Reviewing your Anti-Bullying Policy

Written by: Lauren Seager-Smith | Published:

What does your anti-bullying policy say about your school? As Anti-Bullying Week approaches, Lauren Seager-Smith looks at the key ingredients of an effective policy

With Anti-Bullying Week approaching (November 14 to 18) we are aware that a large number of schools will use the week to write or update their anti-bullying policy.

We are often asked for a template policy but we do not make this available, because for a policy to mean anything, it should involve collaboration from the whole-school community and reflect the very individual needs of each school and the community it serves.

There are however some guiding principles to support schools in writing anti-bullying policies and we have put these together as part of the suite of Anti-Bullying Week resources available on the Anti-Bullying Alliance website (see further information).

When you think of school policies, there can be a tendency to think of rather dry documents that have been written by a member of the school leadership team under duress. In the best case they are available on the school website and in the worse case they either don’t exist, or it takes some time for them to be found and shared. We have had situations where parents have asked for their school’s anti-bullying policy and have received no response at all.

It all comes back to the purpose of a school’s anti-bullying policy. If it is not easily available then it is likely to have no impact. There is the argument that a policy is just a piece of paper and what matters is your practice, but if you do not create an opportunity to carefully consider what your practice is and put this into writing, it is difficult for pupils, staff and parents to know where they stand.

Take for example, the very live subject of sexual harassment. Earlier this year Maria Miller MP led an inquiry into harassment and sexual violence in schools and found the scale and impact to be significant.

As a result, one of the recommendations of the inquiry is to: “Require Ofsted and the Independent Schools Inspectorate to assess schools on how well they are recording, monitoring, preventing and responding to incidents of sexual harassment and sexual violence.” (Sexual Harassment and Sexual Violence in Schools, House of Commons Women and Equalities Committee, September 2016)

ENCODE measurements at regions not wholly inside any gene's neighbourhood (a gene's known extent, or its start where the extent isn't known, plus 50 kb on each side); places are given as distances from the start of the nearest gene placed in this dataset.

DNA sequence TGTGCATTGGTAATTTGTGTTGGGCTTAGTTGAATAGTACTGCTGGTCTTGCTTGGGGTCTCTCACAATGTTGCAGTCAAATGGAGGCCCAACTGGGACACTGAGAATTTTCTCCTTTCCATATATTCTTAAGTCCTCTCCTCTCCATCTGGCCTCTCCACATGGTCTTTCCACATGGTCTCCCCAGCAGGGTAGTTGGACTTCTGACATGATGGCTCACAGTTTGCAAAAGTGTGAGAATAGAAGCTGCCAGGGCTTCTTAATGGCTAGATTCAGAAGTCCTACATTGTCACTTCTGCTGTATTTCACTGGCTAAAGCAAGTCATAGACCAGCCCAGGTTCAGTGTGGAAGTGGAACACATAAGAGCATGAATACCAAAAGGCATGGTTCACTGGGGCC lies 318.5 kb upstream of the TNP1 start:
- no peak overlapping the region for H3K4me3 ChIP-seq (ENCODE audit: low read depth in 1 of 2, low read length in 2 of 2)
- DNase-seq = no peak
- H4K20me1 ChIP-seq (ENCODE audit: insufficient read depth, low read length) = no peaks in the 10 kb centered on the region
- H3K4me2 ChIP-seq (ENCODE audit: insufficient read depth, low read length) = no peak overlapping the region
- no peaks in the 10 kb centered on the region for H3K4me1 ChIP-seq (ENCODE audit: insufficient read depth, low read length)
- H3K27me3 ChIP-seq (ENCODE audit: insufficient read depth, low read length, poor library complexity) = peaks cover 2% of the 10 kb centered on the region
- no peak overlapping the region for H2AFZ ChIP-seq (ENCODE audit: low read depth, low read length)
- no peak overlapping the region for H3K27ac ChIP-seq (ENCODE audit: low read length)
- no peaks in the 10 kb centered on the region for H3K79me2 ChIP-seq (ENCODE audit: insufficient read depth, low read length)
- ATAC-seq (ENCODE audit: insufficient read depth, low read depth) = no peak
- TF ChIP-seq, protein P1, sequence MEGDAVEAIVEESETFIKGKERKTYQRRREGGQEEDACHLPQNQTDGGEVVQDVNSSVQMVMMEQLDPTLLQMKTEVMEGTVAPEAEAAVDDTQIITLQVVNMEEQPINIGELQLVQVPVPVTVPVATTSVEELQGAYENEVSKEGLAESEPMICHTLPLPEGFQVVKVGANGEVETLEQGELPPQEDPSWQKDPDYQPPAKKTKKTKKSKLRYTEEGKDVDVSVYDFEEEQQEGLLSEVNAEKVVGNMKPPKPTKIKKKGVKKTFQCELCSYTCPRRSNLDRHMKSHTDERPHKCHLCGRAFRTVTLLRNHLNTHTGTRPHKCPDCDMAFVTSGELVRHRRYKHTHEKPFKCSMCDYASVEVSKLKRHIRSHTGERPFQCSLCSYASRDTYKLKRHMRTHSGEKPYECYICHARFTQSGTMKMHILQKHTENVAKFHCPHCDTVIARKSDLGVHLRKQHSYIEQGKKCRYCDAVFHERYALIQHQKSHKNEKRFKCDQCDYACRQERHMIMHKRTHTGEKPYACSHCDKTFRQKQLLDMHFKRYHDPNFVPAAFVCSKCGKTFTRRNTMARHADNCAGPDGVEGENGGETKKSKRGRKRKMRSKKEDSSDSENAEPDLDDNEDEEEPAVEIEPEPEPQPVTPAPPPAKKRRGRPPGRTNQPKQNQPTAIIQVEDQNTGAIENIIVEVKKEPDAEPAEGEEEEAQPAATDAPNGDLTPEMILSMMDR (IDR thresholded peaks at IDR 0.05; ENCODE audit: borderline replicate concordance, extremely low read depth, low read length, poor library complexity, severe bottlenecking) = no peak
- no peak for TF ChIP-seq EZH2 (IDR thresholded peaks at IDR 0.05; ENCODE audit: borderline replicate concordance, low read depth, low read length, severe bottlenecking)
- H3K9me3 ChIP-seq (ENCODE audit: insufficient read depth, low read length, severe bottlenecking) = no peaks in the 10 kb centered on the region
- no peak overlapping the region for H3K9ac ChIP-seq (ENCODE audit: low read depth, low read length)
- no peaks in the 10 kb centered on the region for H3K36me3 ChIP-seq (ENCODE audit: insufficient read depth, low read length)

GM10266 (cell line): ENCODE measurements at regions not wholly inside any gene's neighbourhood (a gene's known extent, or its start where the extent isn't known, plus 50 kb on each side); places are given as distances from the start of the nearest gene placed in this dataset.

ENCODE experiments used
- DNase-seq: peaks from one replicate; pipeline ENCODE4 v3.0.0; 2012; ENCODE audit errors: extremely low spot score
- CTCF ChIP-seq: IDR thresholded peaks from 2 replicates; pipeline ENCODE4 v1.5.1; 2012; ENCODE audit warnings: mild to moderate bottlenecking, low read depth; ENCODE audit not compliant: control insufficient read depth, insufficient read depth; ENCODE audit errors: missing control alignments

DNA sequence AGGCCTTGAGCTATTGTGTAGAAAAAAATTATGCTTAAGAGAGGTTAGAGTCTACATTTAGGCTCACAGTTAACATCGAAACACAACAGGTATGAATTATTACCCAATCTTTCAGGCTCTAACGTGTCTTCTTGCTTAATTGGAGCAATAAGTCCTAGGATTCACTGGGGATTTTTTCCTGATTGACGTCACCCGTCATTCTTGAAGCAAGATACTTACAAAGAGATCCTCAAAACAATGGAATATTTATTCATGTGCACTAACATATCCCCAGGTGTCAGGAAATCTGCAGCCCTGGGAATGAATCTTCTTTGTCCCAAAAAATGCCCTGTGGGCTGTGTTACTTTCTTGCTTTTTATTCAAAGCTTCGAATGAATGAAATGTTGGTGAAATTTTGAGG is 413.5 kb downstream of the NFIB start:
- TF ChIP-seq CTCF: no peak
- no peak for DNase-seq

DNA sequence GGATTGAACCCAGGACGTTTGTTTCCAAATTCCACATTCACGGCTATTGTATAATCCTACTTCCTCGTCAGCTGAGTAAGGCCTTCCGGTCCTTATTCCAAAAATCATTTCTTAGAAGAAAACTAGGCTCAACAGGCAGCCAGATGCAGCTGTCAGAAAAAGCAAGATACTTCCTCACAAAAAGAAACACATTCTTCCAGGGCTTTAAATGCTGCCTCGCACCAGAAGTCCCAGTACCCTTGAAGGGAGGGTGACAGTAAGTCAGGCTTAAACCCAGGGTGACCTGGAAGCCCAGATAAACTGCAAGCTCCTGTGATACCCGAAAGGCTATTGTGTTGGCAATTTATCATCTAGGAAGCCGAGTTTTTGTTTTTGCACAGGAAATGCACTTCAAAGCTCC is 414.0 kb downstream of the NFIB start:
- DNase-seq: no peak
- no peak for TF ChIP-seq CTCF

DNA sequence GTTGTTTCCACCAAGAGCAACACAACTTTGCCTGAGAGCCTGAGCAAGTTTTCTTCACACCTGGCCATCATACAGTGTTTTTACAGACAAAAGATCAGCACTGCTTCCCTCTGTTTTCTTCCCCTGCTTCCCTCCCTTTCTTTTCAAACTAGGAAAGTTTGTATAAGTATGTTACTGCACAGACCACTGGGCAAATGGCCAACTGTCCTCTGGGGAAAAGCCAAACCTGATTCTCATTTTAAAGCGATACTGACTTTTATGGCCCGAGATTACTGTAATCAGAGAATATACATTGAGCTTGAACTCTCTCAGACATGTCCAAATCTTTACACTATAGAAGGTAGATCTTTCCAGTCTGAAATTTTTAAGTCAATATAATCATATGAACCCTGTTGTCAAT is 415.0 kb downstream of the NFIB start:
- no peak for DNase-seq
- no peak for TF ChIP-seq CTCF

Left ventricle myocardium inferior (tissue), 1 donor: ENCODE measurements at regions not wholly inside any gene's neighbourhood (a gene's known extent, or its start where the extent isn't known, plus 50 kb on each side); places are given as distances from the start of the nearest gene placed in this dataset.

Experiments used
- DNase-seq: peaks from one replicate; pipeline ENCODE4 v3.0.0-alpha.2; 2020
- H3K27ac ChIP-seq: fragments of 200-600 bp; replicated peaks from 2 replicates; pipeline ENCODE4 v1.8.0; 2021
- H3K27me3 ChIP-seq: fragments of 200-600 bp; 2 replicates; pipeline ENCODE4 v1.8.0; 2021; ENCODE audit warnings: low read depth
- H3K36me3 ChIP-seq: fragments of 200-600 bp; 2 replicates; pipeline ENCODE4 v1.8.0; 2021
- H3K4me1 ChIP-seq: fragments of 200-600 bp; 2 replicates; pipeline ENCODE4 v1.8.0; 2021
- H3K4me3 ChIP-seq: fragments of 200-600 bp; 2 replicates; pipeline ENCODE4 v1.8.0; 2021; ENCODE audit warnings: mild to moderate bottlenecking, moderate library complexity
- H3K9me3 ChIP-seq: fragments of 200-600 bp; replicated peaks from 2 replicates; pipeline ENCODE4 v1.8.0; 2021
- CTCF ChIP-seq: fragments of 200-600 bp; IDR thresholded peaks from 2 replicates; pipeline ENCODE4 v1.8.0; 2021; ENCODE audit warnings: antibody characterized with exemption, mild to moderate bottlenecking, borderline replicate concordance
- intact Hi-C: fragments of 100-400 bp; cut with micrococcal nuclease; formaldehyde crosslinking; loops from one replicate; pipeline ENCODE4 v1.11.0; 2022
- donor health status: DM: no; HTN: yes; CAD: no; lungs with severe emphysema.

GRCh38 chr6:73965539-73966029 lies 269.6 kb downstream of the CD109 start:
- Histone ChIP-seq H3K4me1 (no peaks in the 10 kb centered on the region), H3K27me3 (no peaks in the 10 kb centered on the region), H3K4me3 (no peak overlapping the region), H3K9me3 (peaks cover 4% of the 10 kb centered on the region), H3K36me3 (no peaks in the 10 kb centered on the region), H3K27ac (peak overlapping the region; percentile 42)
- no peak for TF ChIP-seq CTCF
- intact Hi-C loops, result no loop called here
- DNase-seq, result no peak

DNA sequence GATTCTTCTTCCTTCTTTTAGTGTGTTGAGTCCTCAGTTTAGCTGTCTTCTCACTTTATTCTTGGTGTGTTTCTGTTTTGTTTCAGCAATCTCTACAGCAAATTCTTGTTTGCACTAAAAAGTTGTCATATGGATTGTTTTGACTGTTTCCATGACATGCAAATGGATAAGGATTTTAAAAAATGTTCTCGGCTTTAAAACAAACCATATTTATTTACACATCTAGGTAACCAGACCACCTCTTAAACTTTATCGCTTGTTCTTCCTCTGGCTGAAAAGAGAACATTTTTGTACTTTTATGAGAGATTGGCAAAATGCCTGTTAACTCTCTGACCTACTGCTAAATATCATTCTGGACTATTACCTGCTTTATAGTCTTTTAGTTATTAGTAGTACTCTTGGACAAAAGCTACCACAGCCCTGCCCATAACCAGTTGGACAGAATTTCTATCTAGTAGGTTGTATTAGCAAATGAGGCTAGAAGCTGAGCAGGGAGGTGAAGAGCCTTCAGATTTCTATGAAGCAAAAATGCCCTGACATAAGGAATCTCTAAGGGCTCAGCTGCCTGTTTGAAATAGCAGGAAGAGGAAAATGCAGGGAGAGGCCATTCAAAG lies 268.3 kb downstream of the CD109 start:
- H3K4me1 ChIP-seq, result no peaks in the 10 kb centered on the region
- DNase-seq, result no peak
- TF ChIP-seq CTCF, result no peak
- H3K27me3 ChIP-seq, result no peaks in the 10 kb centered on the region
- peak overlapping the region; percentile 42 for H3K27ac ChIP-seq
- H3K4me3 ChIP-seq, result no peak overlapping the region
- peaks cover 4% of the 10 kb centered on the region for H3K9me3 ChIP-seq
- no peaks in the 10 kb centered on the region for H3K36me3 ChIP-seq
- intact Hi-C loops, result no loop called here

From my experience as a trainer in this area, only a minority of schools have actively addressed the issue of harassment and sexual violence within a school policy – and because of this, it leaves pupils and staff vulnerable. If the recommendation for Ofsted and the Independent Schools Inspectorate to assess schools on their action in this area comes into place, it is very difficult to evidence what your approach is, if you haven’t worked with pupils, staff and parents to decide your school policy.

One of the current descriptors of an outstanding school in Ofsted’s School Inspection Handbook is that “pupils work hard with the school to prevent all forms of bullying, including online bullying and prejudice-based bullying”. We would say that working with pupils to prevent all forms of bullying, harassment and violence is absolutely paramount.

The first step is to find out what is happening in your school by talking to all members of the school community. This can be done through surveys, focus groups and class discussions.

This shouldn’t be a one-off, we would encourage schools to do this on an annual basis as bullying behaviour can be affected by many things including new pupil and/or staff dynamics, youth trends both on and offline (e.g. terrifying clowns, the latest anonymous feedback app) and societal influences.